Self-care is a personal journey that can start as early as childhood. You can teach your children to value self-care by making it a normal part of your lives as a family. Consider these simple tips to help you implement self-care into your lives.

This guest post was provided by Charlene Roth of

  1. Be an Example of Self-Care

Being a parent can be stressful, and that stress can even affect how your child learns to manage self-care. You can help them develop self-care tactics by practicing them yourself. Start by finding ways to avoid burnout. For example, you can limit distractions and delegate tasks to ensure you have the time and help you need to get everything done and spend time with your family at the end of the work day. If you’re a business owner, start your day early and prioritize the largest tasks for the day first. Don’t be afraid to take some time off when your schedule becomes overwhelming.

  1. Teach Them Breathing Techniques

Practicing breathing techniques is a great way to reduce stress and calm down in a highly emotional setting. For example, when a toddler has a meltdown over the color of the cup you gave them, take a moment to collect yourself and then teach them to breathe through the panic. Slow, steady breathing with intention gets oxygen to your brain and helps you calm down. It’s a great way to manage stress quickly.

  1. Prioritize Fitness

Modeling a healthy lifestyle for your kids is essential for instilling good habits. Show them how enjoyable physical activity can be. Incorporate activities that you both enjoy, such as playing sports in the park or biking to the beach. If you live in a neighborhood with sidewalks, set aside time each day to take a walk with your family—this will benefit not only your physical health, but also your mental wellbeing.

  1. Encourage Their Hobbies

When your kids show interest in something, a great way to boost their mental health is to show your support for their hobbies. You can offer financial support, such as purchasing a library card when they love to read, or just encourage them by asking about something new they learned. Just your own interest gives them confidence and boosts their mental health.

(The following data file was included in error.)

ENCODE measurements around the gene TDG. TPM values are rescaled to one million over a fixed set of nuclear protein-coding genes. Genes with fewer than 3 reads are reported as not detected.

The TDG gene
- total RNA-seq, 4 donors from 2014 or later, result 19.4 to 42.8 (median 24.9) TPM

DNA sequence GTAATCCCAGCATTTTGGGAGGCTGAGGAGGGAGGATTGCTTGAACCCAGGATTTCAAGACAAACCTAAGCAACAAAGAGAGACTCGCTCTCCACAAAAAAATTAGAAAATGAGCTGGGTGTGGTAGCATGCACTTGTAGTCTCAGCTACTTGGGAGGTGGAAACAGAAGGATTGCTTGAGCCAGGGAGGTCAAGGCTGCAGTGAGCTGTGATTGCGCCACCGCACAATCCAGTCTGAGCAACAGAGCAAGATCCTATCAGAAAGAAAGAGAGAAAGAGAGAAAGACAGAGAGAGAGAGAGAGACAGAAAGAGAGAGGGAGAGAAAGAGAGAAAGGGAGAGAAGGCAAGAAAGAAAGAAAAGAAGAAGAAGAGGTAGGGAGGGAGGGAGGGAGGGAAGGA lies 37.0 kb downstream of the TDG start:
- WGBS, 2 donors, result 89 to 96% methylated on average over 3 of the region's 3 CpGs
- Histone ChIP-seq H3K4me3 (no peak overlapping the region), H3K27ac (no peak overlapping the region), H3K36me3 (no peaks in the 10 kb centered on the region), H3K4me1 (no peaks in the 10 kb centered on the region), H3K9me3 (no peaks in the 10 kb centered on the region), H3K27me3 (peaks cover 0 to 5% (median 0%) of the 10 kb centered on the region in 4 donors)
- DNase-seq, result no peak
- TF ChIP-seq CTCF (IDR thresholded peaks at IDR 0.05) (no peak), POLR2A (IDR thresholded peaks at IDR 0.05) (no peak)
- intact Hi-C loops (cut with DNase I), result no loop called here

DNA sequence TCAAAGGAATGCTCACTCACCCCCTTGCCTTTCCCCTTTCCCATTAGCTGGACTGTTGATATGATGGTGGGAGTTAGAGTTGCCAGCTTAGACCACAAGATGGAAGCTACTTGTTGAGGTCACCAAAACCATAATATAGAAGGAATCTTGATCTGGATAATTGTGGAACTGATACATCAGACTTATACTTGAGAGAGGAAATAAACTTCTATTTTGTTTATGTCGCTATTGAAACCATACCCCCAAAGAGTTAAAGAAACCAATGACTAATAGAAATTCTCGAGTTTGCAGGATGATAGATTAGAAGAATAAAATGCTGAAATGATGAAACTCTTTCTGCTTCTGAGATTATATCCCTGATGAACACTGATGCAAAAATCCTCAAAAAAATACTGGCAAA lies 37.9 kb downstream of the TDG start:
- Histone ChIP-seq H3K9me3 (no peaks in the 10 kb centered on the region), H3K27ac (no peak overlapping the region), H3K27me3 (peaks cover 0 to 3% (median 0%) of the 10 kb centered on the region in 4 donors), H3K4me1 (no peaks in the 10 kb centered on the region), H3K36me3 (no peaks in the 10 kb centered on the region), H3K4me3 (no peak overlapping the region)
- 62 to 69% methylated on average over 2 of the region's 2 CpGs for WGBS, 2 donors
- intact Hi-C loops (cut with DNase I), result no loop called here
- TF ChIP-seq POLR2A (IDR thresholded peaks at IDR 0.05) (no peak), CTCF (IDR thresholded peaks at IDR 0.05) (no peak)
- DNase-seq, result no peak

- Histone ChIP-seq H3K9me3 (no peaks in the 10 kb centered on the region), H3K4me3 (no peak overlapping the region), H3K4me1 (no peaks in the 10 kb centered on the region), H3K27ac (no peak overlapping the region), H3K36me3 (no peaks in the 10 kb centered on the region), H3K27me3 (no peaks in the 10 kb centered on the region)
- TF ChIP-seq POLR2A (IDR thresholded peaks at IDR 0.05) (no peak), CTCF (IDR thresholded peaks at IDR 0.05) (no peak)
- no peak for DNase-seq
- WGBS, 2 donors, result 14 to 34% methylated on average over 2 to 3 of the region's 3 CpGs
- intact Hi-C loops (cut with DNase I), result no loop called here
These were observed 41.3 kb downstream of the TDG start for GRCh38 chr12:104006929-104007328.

1. Talk About Emotions

Talking about emotions can be an uncomfortable thing for people of all ages, but it is a necessary part of mental growth. When a child feels anger or frustration, they sometimes do not know what to do with those emotions. You can walk them through it. First, acknowledge the feeling and then validate it. You can explain that you understand why they are upset and help them find a solution to the problem. This is how they learn to regulate those feelings, and they will carry that into adulthood.

  1. Keep a Clean Home

Teaching kids about keeping a clean and decluttered home is an important part of fostering responsibility and organization. Start by helping them establish good habits, like putting away their toys after use and organizing their clothes neatly in their closets. Remind them to clean up after themselves when they make messes. Also, encourage them to donate or recycle items they no longer need, as this will help keep their bedroom clutter-free.

  1. Practice Gratitude

Practice learning to be grateful for everything in your life. This is especially important when things aren’t going as well as you would like. Research shows that a daily gratitude practice makes you less materialistic, happier about life, and less likely to experience the feeling of burnout. You can set aside time every day for the family to sit down and talk about the things that make them feel grateful. Buy a journal to keep track of the gratitude they express and have everyone reflect on it during more difficult times. As it becomes part of your normal routine, your kids will naturally resort to positive thoughts rather than negative ones.

Now that your children have these new ways to manage stress, you can monitor what works and what doesn’t work. Over time, you can implement new ways to accommodate their rapidly changing lives. Remember to keep an open line of communication, so they feel comfortable talking about struggles and finding solutions.